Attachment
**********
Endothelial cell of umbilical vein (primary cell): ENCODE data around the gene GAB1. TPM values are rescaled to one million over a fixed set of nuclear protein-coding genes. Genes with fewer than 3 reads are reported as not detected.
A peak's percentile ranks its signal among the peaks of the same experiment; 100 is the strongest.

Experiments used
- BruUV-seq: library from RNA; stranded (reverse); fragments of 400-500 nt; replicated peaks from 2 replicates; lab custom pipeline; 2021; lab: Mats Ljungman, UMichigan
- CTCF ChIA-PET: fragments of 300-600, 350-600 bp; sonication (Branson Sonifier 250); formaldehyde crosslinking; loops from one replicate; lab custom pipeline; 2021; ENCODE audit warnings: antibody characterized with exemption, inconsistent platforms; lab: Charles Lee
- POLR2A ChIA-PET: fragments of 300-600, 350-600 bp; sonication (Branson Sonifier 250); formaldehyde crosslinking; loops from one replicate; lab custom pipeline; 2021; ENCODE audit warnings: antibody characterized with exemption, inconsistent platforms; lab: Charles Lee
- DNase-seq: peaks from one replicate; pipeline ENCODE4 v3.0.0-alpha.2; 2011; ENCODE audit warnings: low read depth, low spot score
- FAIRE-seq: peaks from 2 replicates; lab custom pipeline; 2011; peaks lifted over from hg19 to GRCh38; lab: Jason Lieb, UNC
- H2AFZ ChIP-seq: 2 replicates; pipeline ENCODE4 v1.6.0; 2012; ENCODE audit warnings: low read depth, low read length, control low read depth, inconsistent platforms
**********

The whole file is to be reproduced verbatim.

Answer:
Endothelial cell of umbilical vein (primary cell): ENCODE data around the gene GAB1. TPM values are rescaled to one million over a fixed set of nuclear protein-coding genes. Genes with fewer than 3 reads are reported as not detected.
A peak's percentile ranks its signal among the peaks of the same experiment; 100 is the strongest.

Experiments used
- BruUV-seq: library from RNA; stranded (reverse); fragments of 400-500 nt; replicated peaks from 2 replicates; lab custom pipeline; 2021; lab: Mats Ljungman, UMichigan
- CTCF ChIA-PET: fragments of 300-600, 350-600 bp; sonication (Branson Sonifier 250); formaldehyde crosslinking; loops from one replicate; lab custom pipeline; 2021; ENCODE audit warnings: antibody characterized with exemption, inconsistent platforms; lab: Charles Lee
- POLR2A ChIA-PET: fragments of 300-600, 350-600 bp; sonication (Branson Sonifier 250); formaldehyde crosslinking; loops from one replicate; lab custom pipeline; 2021; ENCODE audit warnings: antibody characterized with exemption, inconsistent platforms; lab: Charles Lee
- DNase-seq: peaks from one replicate; pipeline ENCODE4 v3.0.0-alpha.2; 2011; ENCODE audit warnings: low read depth, low spot score
- FAIRE-seq: peaks from 2 replicates; lab custom pipeline; 2011; peaks lifted over from hg19 to GRCh38; lab: Jason Lieb, UNC
- H2AFZ ChIP-seq: 2 replicates; pipeline ENCODE4 v1.6.0; 2012; ENCODE audit warnings: low read depth, low read length, control low read depth, inconsistent platforms